The objective of the project developed at the Digital Tools for Collaboration Workflows seminar is to simulate and present a proposal for an effective collaborative pattern and strategy that enables successful data sharing and interoperability workflow between project partners in a common interaction in the AEC industry. 

The entire collaborative process is based on the use of the software Speckle – a platform that enables AEC companies to evolve digitally in a cloud based environment. Speckle streamlines collaboration and automation for 3D information – in this specific case CAD (as in Rhinoceros models) and BIM (as in Revit elements and files).

Speckle allows for seamless exchange of geometry and data between the two softwares chosen for this project, by creating and feeding streams which act as the central server of data for the project.

For this purpose, fictitious land and existing conditions were considered, presented below.

Existing conditions and land

Prior to the beginning of planning the execution of the project, the existence of a land, the boundary contour of the lot and the maximum allowed construction area were established. These data had 3D geometry mapped in the Rhinoceros software, in .3dm format.


How many actors are involved? / What are the roles involved?

For this theoretical project, each of the three members of the group was assigned a role and the main responsibilities were established, each representing a theoretical stakeholder. These roles are BIM Manager, Lead Architect and Façade Architect. These actors do not intend to cover all the roles and responsibilities of a preliminary design phase, but rather intend to represent a portion of the interaction between parties.

How do the different actors/roles interact? / How to deal with those interactions?

STEP1 – Creating the Streams

Four data streams in Speckle were created for the exchange of the 3D model data, they are the Initial data, Massing, Façade and Updated Façade. This task was supposedly done by the BIM Manager, here represented by Shelley.

The stream Initial data, was fed from the beginning with the existing condition 3D data, consisting as documented in the following diagram.

The streams creation and feeding was executed through the Grasshopper Speckle interface.

STEP2 – Creating and Sharing the Mass of the project

Using the Initial Data stream as input, the simulation continued as the Lead architect, here represented by Jaime, developed the Mass of the project, containing Levels, Floors, Walls and Columns.  

The stream were fed with Revit data, created through the Grasshopper Speckle interface. This process allows for an architect to create BIM data structured as Revit families and types, even without opening the Revit interface. In practical terms, this means that the BIM data shared are Levels, Floors, Walls and Columns, but the actual 3D elements created and shared are mostly base lines as input for the creation of instances.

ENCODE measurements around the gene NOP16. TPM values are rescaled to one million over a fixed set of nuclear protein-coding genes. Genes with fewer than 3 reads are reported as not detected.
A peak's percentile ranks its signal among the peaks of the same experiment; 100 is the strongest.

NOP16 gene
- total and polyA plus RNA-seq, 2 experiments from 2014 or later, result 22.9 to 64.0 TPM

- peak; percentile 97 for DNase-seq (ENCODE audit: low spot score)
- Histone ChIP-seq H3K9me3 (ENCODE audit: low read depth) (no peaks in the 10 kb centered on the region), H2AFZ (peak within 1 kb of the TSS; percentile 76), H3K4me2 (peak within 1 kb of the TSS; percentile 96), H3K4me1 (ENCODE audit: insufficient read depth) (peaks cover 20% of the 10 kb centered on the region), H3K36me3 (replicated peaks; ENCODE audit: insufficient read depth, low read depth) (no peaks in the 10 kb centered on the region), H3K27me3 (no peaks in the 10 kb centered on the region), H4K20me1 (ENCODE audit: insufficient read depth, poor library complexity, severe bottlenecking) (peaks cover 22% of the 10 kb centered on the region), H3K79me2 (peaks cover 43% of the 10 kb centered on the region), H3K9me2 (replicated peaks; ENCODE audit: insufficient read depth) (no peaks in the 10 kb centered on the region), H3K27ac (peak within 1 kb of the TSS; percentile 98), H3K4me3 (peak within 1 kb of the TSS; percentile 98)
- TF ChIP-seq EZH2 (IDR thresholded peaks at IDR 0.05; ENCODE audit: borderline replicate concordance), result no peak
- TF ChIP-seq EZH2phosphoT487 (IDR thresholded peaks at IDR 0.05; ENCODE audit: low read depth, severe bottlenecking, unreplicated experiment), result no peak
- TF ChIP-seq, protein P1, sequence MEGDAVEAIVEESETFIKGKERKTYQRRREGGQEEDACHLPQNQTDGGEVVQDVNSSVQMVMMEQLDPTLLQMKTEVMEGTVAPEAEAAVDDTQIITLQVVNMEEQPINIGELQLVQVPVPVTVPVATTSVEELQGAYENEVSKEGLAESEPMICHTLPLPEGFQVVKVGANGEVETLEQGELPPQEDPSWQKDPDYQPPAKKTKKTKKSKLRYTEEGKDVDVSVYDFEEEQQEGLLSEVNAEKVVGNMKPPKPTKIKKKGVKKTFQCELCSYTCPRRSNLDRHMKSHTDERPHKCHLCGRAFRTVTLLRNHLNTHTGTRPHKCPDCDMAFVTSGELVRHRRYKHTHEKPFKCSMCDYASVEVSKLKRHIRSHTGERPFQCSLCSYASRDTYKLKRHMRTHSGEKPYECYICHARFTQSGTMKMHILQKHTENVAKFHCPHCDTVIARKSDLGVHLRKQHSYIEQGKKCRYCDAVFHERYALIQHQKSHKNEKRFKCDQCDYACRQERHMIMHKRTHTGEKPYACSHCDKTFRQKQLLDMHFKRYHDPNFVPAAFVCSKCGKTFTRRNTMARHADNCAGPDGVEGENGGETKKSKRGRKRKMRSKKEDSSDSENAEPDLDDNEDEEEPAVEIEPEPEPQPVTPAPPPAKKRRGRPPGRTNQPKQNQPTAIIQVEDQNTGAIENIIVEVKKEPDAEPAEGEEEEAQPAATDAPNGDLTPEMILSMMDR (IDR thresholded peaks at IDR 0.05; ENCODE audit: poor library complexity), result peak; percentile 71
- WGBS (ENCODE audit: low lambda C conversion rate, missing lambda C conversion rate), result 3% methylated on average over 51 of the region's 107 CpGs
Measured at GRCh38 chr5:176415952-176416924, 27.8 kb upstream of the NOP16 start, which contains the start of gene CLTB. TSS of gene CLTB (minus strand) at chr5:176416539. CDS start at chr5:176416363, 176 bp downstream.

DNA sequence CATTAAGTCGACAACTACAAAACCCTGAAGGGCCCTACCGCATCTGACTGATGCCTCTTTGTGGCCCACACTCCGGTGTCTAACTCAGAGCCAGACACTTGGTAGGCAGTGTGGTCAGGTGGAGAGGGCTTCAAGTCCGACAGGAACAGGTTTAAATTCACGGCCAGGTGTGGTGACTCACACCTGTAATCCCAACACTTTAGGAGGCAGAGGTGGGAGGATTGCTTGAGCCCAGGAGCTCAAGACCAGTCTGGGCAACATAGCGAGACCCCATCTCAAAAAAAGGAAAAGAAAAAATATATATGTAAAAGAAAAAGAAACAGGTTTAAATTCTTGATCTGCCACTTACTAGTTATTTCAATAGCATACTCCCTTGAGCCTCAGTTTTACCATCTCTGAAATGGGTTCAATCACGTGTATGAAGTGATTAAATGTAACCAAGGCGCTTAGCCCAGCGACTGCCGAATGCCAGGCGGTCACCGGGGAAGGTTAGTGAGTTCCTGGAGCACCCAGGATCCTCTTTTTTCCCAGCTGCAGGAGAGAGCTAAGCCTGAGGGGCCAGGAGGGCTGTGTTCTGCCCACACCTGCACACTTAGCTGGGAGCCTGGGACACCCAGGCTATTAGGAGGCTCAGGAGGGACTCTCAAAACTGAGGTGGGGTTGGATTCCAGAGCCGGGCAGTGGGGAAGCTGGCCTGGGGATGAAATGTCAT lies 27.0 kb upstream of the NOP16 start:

STEP3 – Creating and Sharing the Façade

Using the Mass stream as input, the simulation went to the next design step as the Façade architect, here represented by Barbara, developed a new shape for one the façades of the building.

The double curvature shape was created with a Grasshopper algorithm, and had impact in the other façades, the walls and columns. A new element was added – the railings. The new and old components were created and recreated by the same strategy as the previous ones, simple base lines calling Revit instances.

The levels did not suffer any change.

STEP4 – Updating the Façade

Using the Mass stream and the Façade stream as inputs, the simulation last step consisted in a different façade update. While in the Step 3 the façade were manipulated in terms of shape, the Step 4 focused on changing the types of elements.

This process happened in the Revit interface, and consisted in receiving all 3D data, and changing the types of the Railings, Columns and some of the external walls, while also adding doors and internal walls.

All the new BIM elements were shared through the Updated Façade stream, and consisted in the final repository of the project.


Interoperability is a main problem in the AEC industry, considering the amount of proprietary formats and their authoring softwares available today. Besides the best efforts of the industry in dealing with that issue, more specifically by the creation and disclosure of the IFC format, which is an open file format used by BIM programs, the interoperability between Rhinoceros – a software that can create and translate NURBS curves, surfaces and solids, subdivision geometry (SubD), point clouds, and polygon meshes of complex shapes – and BIM softwares such as Autodesk Revit is still a process that requires attention and demand specific previews planning, as the one demonstrated in this simulation.

Besides that, the possibilities of live collaboration, enabling the creation and real time edition of BIM elements thought a project of multiple stakeholders, between different proprietary formats, without sharing the same physical location and/or sending multiple files with formats and revisions, is a considerable benefit of this type of process.

The image below illustrates the first and the final step, representing the amount of changes that were able to be simulated in this project. 


Collaborative Project Execution Plan  is a project of IAAC, Institute for Advanced Architecture of Catalonia developed at Master in Advanced Computation for Architecture & Design in 2020/21 by

Students: Shelley Livingston, Barbara Villanova Ferreira and Jaime Cordero Cerrillo
Lead Faculty: Alan Rynne
Faculty Assistant: Noelia Rodríguez García